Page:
Kidney transplantation or renal transplantation is the organ transplant of a kidney into a patient with end-stage renal disease. Kidney transplantation is typically classified as deceased-donor (formerly known as cadaveric) or living-donor transplantation depending on the source of the donor organ.
Due to the implementation of the new kidney allocation system; highly sensitized kidney transplant recipients received more kidneys with lower kidney donor profile indexes. Higher index scores were associated with improved patient survival and graft loss more than calculated panel-reactive antibody level; according to a study. This type of change in allocation was not the intended result of the kidney allocation system (KAS) and it is unclear whether it has affected the clinical outcomes of kidney transplantation.
“They are concerned that the disproportionate utilization of high-quality kidneys in highly sensitized candidates draws these kidneys away from lesser-sensitized candidates; which may have potential ramifications on post-transplant outcomes in the lesser-sensitized,” lead investigator of the study Edmund Huang, MD, said in a National Kidney Foundation press release. Researchers found the transplantation of kidneys with KDPI scores of no more than 20% and between 21% and 85% increased four-fold in patients with cPRA levels of at least 99%.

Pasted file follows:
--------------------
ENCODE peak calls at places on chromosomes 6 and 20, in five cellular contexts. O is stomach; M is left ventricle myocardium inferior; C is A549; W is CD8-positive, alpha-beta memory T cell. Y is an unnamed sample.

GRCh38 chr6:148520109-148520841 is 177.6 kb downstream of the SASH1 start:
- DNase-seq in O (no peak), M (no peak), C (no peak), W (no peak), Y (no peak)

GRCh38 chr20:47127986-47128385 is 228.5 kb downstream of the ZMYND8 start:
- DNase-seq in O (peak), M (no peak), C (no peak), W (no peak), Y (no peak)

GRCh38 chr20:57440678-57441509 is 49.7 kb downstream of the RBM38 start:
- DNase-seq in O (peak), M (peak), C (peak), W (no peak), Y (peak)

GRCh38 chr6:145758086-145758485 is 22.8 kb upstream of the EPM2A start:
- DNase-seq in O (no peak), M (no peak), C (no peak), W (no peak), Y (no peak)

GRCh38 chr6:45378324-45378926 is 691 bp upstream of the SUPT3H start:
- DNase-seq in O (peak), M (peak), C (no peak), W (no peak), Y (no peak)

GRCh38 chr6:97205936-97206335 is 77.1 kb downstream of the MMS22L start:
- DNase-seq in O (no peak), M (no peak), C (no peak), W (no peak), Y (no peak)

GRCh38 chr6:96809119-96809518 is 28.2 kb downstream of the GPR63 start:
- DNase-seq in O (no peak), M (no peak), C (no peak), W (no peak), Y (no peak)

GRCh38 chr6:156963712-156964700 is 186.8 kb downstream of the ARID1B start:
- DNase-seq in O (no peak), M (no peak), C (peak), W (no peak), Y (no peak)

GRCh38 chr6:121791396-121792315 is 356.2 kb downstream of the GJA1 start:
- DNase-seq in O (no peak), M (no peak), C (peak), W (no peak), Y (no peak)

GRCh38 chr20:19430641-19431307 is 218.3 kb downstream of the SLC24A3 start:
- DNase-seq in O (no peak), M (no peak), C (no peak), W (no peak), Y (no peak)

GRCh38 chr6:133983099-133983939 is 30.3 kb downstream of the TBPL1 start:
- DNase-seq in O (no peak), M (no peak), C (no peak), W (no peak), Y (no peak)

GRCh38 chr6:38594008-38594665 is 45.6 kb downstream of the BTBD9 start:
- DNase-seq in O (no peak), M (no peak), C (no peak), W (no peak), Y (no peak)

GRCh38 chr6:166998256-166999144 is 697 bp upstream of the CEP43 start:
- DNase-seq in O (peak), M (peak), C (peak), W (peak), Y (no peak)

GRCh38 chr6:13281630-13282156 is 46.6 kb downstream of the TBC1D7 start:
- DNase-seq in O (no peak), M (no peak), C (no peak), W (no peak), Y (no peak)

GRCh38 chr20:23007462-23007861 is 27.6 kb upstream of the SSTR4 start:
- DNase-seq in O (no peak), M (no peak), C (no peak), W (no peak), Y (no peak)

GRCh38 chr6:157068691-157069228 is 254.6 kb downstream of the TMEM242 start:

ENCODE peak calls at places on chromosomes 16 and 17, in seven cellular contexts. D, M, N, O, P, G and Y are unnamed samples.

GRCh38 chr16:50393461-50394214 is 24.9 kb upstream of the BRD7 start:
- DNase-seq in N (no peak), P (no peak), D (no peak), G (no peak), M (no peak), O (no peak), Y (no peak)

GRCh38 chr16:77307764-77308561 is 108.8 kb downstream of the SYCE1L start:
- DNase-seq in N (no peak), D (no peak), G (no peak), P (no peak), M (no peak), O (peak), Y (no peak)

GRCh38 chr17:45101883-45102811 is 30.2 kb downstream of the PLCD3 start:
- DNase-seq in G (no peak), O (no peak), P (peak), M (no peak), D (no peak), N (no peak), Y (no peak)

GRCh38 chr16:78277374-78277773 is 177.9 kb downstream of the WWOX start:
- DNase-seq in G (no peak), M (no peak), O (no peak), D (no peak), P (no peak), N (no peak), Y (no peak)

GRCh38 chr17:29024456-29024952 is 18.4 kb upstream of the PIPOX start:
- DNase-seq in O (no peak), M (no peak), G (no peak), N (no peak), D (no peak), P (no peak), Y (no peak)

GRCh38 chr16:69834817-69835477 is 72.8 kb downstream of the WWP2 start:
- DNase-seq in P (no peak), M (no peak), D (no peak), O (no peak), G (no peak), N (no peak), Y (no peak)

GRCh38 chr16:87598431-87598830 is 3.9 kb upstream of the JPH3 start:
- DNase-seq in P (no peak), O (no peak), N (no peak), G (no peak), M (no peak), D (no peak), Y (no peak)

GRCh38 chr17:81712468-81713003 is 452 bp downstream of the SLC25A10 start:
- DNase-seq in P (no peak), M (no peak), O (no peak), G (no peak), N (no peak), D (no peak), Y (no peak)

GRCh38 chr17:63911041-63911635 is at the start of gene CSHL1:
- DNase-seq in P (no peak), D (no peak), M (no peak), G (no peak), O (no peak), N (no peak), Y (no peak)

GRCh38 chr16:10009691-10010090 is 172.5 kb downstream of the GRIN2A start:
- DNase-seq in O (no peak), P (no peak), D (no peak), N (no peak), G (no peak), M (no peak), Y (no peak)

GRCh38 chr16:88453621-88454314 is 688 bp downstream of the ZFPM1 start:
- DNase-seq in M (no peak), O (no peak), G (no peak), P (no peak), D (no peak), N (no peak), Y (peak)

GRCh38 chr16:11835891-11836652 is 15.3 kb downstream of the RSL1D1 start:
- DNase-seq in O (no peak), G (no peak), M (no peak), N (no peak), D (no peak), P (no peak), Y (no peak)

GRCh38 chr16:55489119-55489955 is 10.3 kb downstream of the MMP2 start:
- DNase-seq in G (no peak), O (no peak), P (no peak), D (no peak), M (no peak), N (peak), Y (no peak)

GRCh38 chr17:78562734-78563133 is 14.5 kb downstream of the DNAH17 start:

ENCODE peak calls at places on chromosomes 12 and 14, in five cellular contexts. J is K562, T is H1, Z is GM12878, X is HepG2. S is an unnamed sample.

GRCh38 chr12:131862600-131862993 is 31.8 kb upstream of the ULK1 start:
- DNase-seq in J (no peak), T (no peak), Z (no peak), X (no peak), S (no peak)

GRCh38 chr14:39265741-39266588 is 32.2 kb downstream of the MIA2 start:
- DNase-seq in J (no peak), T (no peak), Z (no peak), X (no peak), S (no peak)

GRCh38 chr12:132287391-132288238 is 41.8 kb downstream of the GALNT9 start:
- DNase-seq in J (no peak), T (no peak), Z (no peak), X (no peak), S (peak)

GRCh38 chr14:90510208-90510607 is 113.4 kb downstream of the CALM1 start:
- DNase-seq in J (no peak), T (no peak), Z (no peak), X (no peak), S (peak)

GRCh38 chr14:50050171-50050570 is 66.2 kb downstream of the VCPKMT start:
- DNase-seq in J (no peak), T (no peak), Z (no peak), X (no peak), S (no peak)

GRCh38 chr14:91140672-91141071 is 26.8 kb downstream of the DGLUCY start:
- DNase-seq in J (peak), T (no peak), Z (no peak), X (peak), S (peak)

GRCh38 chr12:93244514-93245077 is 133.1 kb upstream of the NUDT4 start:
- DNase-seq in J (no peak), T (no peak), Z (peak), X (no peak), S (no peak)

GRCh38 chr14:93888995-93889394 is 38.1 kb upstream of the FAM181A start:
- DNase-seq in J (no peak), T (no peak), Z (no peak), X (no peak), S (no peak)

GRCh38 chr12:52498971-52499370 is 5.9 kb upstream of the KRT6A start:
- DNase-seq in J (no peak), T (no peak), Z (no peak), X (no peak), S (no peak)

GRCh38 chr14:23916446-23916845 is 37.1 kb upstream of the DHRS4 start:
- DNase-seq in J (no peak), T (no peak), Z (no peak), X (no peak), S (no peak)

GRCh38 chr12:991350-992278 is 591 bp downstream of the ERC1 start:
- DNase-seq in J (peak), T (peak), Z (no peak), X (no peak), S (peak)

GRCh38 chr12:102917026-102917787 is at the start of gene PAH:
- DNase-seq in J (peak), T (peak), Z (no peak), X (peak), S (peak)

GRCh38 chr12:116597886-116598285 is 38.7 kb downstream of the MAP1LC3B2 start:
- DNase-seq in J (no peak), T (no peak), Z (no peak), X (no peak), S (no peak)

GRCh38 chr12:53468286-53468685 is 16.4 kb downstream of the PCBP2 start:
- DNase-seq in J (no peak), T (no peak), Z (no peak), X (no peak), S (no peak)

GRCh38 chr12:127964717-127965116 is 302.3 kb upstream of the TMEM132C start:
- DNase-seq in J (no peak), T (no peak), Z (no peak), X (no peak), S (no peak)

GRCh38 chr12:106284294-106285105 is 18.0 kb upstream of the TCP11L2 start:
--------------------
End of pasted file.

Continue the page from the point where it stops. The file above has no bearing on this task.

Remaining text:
Additionally, patient survival and graft loss showed a strong association with KDPI scores; but not as much with the cPRA scores. The researcher data raise the question of whether the KAS has gone too far in prioritizing highly sensitized candidates; the authors wrote. “This is a contentious issue because deceased donor transplantation rates (defined as the number of deceased donor transplantations per 100 patient-years of active wait time); among candidates with cPRA levels of 98% to 100% have significantly improved and are now comparable; or higher than the rest of the waitlist population after the KAS.
Transplant recipients with KDPI
Their data suggest that further modifications to policy; to equitably allocate the highest quality organs.” Among the cPRA groups; survival at 5 years stood between 87.2% and 89.8% for transplant recipients with KDPI scores no more than 20%. Additionally, as KDPI score increased; an incidence of graft loss by cPRA level increased; up to 29.7% for scores of greater than 85%.
“This review by Huang and colleagues’ sheds light on the results of the most recent kidney allocation system; the ongoing need to make more efficient use of deceased-donor kidneys and limit deceased-donor kidney discards. “As all prior organ allocation systems have demonstrated and current UNOS policy proposals for a new allocation system predict, the continuing shortage of donated organs results in challenging decisions in providing fair access often at the expense of optimal kidney utility and/or kidney survival.